“For 2011, there’s no reason why it won’t be as exciting as it is now, and we do need to attract manufacturers because the recession is making things difficult for everyone. Nothing is cast in stone, but we certainly have to make the series attractive to the major manufacturers.”
West Surrey Racing has always been, and will always remain, an ambitious and hungry race team alongside its core values of great engineering and perfect preparation. These days, however, survival is equally important, and Bennetts has typically practical and realistic horizons. Kiwis on the whole are not prone to being carried away on the crest of the next fashionable wave.
“These are difficult times for motor racing,” he says, “but we are still ambitious to design and build our own car. You could say we did that with the MG programme a few years back. The only MG in there was the badge on the front, otherwise it was a West Surrey car. Winning with the MG was perhaps my proudest moment, so yes, that’s an ambition for WSR, to design and build our own touring car. There’s so much pleasure in doing your own car from scratch, like the MG, and we definitely want to do that again. We considered building our own F3 car way back when Mike Cox was running West Surrey and I was engineering the cars. Mike was keen to do it but I was concerned about not only the costs but also the fact that we had an excellent relationship with Ron Tauranac as we’d always run Ralts.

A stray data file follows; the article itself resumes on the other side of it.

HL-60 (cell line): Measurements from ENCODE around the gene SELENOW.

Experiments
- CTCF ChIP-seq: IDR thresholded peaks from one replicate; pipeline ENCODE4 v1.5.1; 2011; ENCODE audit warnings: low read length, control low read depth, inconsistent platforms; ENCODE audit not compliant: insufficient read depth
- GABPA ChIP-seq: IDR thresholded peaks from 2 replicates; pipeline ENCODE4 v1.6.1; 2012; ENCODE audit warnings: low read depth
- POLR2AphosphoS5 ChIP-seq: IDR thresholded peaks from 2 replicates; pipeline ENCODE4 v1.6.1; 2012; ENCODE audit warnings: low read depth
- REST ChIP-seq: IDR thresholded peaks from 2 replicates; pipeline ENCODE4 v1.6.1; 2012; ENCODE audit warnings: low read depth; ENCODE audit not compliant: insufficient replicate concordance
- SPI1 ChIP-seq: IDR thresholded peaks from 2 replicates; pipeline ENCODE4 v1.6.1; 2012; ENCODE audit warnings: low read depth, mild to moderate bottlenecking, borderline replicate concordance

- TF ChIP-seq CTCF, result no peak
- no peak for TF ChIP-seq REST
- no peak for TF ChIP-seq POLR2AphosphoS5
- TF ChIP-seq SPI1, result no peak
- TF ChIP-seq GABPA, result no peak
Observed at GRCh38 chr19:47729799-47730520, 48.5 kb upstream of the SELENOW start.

“The Ralt was a very good car, simple but effective, and we always built our own cars up to make sure we got everything perfect. The finish on the factory cars wasn’t always perfect,” he smiles, warming to the subject. “But that was Ron – I mean, he always had a built-in design problem and we were good at finding the problem. That was fun. There were lots of rough edges and we got pretty sore hands smoothing out all the rougher bits… These days in F3 you go out and buy a Dallara and it’s perfect straight out of the box. That’s why I don’t want to go back there – all they do these days is spend loads of money on smaller gears, expensive bearings and lightweight oils. That’s not engineering, that’s just about who’s got the biggest budget.”
The great thing about West Surrey Racing, after four decades of winning titles, is that this is still a real motor racing team. No bullshit, a refreshing absence of swanky graphics and empty-headed public relations. This is simply because the man in charge has remained true to his roots, while those who work for him are imbued with the same principles of clever engineering, attention to detail and an unbending will to be first across the line. When you visit the workshops in Sunbury, on the edge of London, you’re not followed around by pretty girls who insist on recording whatever you might also be recording, not asked to provide a detailed list of topics in advance. No, you are shown around by Dick Bennetts, encouraged to share his passion for racing cars. It feels good.
The 2009 British Touring Car Championship is currently poised for a spectacular climax to another fiercely fought season. As I write Colin Turkington in the orange BMW leads Fabrizio Giovanardi in the red Vauxhall Vectra by just 11 points. By the time you read this, there will be one race to go, at Brands Hatch. It will be tight, very tight. Just the kind of battle that Mr Bennetts relishes, the kind of battle he knows how to win. Nothing less than perfection will do.